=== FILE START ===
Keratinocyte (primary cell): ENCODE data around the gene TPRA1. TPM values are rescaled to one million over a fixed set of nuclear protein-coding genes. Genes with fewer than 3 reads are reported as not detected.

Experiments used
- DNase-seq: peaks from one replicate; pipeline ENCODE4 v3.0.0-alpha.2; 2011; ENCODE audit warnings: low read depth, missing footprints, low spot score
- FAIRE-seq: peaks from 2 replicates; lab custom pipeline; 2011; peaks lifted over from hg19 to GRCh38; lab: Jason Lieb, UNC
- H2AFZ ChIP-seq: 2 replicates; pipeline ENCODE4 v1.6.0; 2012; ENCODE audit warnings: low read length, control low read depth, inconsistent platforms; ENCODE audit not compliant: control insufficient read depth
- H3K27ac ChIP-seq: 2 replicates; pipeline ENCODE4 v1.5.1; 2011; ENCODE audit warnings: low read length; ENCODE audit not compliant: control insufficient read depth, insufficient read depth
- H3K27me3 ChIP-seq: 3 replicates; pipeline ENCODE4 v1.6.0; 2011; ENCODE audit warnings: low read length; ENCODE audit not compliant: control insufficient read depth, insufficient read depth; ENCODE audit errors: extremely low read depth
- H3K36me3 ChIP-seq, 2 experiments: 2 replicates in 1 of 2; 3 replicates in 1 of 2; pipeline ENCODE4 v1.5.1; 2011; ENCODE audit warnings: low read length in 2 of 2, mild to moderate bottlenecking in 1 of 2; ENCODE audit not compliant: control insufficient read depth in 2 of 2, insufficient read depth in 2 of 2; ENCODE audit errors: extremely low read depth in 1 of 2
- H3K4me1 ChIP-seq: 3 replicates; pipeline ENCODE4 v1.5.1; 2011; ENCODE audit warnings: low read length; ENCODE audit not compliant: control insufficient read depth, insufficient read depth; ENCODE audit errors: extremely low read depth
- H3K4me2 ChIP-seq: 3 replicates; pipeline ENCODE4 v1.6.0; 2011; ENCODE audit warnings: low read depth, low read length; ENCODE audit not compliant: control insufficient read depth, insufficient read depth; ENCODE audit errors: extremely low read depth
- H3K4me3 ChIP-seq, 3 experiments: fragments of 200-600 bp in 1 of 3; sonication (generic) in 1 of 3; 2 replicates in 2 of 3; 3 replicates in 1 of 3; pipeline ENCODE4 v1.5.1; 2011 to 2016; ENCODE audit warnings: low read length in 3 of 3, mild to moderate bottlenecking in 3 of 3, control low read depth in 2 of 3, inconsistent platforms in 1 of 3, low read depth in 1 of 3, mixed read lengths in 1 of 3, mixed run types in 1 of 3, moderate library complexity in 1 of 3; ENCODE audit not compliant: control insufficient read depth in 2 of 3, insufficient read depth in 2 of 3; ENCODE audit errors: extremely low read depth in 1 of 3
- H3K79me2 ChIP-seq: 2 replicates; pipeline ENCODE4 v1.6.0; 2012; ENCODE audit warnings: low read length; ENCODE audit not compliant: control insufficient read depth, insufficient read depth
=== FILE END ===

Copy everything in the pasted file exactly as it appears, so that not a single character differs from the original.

Keratinocyte (primary cell): ENCODE data around the gene TPRA1. TPM values are rescaled to one million over a fixed set of nuclear protein-coding genes. Genes with fewer than 3 reads are reported as not detected.

Experiments used
- DNase-seq: peaks from one replicate; pipeline ENCODE4 v3.0.0-alpha.2; 2011; ENCODE audit warnings: low read depth, missing footprints, low spot score
- FAIRE-seq: peaks from 2 replicates; lab custom pipeline; 2011; peaks lifted over from hg19 to GRCh38; lab: Jason Lieb, UNC
- H2AFZ ChIP-seq: 2 replicates; pipeline ENCODE4 v1.6.0; 2012; ENCODE audit warnings: low read length, control low read depth, inconsistent platforms; ENCODE audit not compliant: control insufficient read depth
- H3K27ac ChIP-seq: 2 replicates; pipeline ENCODE4 v1.5.1; 2011; ENCODE audit warnings: low read length; ENCODE audit not compliant: control insufficient read depth, insufficient read depth
- H3K27me3 ChIP-seq: 3 replicates; pipeline ENCODE4 v1.6.0; 2011; ENCODE audit warnings: low read length; ENCODE audit not compliant: control insufficient read depth, insufficient read depth; ENCODE audit errors: extremely low read depth
- H3K36me3 ChIP-seq, 2 experiments: 2 replicates in 1 of 2; 3 replicates in 1 of 2; pipeline ENCODE4 v1.5.1; 2011; ENCODE audit warnings: low read length in 2 of 2, mild to moderate bottlenecking in 1 of 2; ENCODE audit not compliant: control insufficient read depth in 2 of 2, insufficient read depth in 2 of 2; ENCODE audit errors: extremely low read depth in 1 of 2
- H3K4me1 ChIP-seq: 3 replicates; pipeline ENCODE4 v1.5.1; 2011; ENCODE audit warnings: low read length; ENCODE audit not compliant: control insufficient read depth, insufficient read depth; ENCODE audit errors: extremely low read depth
- H3K4me2 ChIP-seq: 3 replicates; pipeline ENCODE4 v1.6.0; 2011; ENCODE audit warnings: low read depth, low read length; ENCODE audit not compliant: control insufficient read depth, insufficient read depth; ENCODE audit errors: extremely low read depth
- H3K4me3 ChIP-seq, 3 experiments: fragments of 200-600 bp in 1 of 3; sonication (generic) in 1 of 3; 2 replicates in 2 of 3; 3 replicates in 1 of 3; pipeline ENCODE4 v1.5.1; 2011 to 2016; ENCODE audit warnings: low read length in 3 of 3, mild to moderate bottlenecking in 3 of 3, control low read depth in 2 of 3, inconsistent platforms in 1 of 3, low read depth in 1 of 3, mixed read lengths in 1 of 3, mixed run types in 1 of 3, moderate library complexity in 1 of 3; ENCODE audit not compliant: control insufficient read depth in 2 of 3, insufficient read depth in 2 of 3; ENCODE audit errors: extremely low read depth in 1 of 3
- H3K79me2 ChIP-seq: 2 replicates; pipeline ENCODE4 v1.6.0; 2012; ENCODE audit warnings: low read length; ENCODE audit not compliant: control insufficient read depth, insufficient read depth